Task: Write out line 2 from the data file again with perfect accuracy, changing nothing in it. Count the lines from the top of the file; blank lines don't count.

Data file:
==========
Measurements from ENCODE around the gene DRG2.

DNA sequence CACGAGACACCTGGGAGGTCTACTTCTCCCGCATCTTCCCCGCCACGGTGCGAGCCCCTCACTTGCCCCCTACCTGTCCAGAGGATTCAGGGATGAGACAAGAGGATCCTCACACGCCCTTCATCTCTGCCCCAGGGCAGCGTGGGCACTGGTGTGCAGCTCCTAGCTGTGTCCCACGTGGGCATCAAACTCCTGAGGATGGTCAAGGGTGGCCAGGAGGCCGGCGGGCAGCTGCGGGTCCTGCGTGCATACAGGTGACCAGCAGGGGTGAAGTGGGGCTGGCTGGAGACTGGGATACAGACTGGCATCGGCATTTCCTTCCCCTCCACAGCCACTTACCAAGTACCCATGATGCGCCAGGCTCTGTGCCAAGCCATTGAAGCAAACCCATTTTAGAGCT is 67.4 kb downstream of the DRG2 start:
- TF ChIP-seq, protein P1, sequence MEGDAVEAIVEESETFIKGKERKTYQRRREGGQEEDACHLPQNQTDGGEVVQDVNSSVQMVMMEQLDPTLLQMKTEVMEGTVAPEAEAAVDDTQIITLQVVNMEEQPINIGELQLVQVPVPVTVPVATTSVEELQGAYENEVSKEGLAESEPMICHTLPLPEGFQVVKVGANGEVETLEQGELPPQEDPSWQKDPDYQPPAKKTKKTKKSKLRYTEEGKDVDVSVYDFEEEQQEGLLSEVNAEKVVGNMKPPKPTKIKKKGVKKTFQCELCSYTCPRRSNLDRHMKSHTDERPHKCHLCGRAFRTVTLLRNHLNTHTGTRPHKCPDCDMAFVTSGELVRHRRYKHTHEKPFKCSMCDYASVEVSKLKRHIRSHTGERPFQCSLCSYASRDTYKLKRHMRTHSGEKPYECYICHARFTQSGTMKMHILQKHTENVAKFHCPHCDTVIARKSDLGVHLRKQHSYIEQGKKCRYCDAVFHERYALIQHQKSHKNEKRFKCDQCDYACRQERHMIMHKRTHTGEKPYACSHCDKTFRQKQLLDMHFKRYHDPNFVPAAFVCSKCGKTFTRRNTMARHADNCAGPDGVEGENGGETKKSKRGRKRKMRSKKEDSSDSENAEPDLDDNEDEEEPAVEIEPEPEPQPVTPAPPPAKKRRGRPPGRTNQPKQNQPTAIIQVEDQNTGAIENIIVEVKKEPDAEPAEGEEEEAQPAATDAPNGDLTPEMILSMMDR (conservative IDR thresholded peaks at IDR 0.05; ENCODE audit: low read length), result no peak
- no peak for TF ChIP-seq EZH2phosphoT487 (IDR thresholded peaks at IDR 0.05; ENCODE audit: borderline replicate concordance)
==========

DNA sequence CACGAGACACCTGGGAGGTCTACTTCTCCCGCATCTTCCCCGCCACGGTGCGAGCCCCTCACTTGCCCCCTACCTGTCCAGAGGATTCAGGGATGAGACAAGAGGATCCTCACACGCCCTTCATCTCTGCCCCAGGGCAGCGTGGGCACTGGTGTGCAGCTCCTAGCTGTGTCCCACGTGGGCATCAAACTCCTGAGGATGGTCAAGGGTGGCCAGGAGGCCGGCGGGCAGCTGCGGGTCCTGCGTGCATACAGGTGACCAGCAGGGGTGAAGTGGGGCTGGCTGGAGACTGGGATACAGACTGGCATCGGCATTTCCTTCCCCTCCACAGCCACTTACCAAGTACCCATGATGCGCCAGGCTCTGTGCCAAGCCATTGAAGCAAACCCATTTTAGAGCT is 67.4 kb downstream of the DRG2 start: